Heading southeast along the center of the track, the duration of annularity slowly diminishes, while the sun’s altitude gradually lowers. From Albuquerque, the ring will persist for 4 minutes 27 seconds, but the sun will have lowered to just 5.5 degrees above the horizon. If we were to divide the total duration of annularity into thirds (beginning, middle and end), then the appearance of a near-perfectly centered ring should last about 90 seconds.
Being on edge
Now let's consider the aspects of being positioned just inside either the northern or southern limit of the eclipse track. At first this doesn't seem like much of an option, since the duration of annularity will be much less and the ring will always appear off-center.
Indeed, just 1 mile inside the track, annularity will last only about 35 seconds, while going 3 miles in will give you about a minute's worth of annular eclipse. But the moon's limb, unlike the sun, is not smooth. Lunar mountains and valleys roughen its profile and when these touch the inside of the sun's edge at the beginning and end of annular eclipse, they can break the thin line of light into a string of points called Baily's Beads. [Sun Quiz: How Well Do You Know Our Star?]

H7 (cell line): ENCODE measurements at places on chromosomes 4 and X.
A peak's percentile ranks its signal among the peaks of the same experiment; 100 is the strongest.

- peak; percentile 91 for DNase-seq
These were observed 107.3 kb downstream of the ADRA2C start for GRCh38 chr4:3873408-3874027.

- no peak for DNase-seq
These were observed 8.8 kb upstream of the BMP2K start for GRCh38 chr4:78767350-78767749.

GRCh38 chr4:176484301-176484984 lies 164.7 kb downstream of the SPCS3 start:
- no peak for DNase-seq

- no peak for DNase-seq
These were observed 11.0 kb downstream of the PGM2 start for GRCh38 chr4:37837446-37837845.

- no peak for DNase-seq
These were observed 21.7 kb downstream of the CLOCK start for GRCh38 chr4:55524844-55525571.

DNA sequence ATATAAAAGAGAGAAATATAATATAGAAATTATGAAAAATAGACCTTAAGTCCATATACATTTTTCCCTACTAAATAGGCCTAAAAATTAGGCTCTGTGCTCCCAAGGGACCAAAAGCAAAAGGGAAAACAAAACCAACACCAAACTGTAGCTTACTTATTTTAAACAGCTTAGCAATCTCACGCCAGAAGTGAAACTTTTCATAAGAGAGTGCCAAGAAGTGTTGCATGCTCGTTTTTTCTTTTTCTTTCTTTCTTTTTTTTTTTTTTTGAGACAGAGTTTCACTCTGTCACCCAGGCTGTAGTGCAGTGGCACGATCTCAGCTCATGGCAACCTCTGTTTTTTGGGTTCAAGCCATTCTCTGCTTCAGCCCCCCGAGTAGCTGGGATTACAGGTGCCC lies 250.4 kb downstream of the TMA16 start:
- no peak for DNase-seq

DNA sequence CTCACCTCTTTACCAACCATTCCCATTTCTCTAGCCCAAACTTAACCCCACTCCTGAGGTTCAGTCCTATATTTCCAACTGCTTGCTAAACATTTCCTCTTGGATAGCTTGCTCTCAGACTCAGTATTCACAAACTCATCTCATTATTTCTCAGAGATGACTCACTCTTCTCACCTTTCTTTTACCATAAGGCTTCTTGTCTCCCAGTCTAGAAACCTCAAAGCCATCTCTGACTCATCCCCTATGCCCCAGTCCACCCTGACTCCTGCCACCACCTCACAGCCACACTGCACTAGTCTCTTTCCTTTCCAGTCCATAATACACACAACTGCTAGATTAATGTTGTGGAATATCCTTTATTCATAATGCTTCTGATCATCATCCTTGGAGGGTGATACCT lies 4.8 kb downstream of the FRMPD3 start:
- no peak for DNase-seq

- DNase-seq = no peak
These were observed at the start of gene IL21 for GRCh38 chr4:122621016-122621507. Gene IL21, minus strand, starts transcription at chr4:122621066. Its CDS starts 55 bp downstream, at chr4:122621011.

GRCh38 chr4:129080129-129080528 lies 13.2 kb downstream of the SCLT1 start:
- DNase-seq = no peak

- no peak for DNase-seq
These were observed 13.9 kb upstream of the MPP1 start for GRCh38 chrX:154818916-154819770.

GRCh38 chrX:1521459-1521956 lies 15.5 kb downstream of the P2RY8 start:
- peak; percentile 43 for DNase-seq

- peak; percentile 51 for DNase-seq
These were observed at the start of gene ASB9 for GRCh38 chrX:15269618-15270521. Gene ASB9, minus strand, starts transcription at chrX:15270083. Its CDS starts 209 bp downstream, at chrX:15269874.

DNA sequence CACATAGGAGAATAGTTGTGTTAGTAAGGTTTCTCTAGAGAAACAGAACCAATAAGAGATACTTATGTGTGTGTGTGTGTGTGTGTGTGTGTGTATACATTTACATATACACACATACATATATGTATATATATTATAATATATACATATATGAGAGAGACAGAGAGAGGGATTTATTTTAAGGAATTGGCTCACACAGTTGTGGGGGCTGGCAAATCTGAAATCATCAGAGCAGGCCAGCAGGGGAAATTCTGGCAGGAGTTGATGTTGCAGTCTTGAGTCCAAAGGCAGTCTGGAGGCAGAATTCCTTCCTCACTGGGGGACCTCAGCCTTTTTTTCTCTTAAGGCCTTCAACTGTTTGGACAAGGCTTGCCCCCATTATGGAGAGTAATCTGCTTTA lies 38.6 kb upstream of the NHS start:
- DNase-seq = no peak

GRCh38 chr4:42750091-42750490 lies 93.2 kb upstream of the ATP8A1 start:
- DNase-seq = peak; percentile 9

This phenomenon might not last more than a few brief seconds on the center line, but for those stationed at the edges of the path they could last through the duration of annularity.
Paul D. Maley who worked at the NASA Johnson Space Center from 1969 to 2010 and who has led many eclipse expeditions (http://www.eclipsetours.com/about-us/) says:
"I can attest from personal decades of past experience with annulars that observing a solar eclipse at the edge (also called the 'graze zone') is much more unique than that at the center, especially if you have already seen an annular eclipse from the centerline. At the north graze zone, large beads are seen (just the opposite from a total solar eclipse) and from the south graze zone, tinier beads will be detected. From the graze zones, the sun penetrates valleys of different depths and expose what can be a startling array of dazzling points of light."
Observing from near the edge of the eclipse track is also scientifically important in that it can serve to measure small variations in the diameter of the sun. Interestingly, there are two similarly sized cities that are situated exactly on the edge of annularity. On the north edge of the path is Cortez, Colo. (pop. 8,482), while on the south edge is Winslow, Ariz. (pop. 9,832).
A ringed sunset
The most intriguing possibility is to see the sun mimic a ring of fire as it is about to set, which makes an already striking sky event all the more dramatic. There's the possibility of vivid sunset colors, other interesting atmospheric phenomena, and beautiful foreground scenery. Of course, in the case of a setting sun any calculation assumes you have a clear, flat horizon. Any foreground obstructions in the west-northwest (at about azimuth 295 degrees) will put a premature end to the sun's visibility.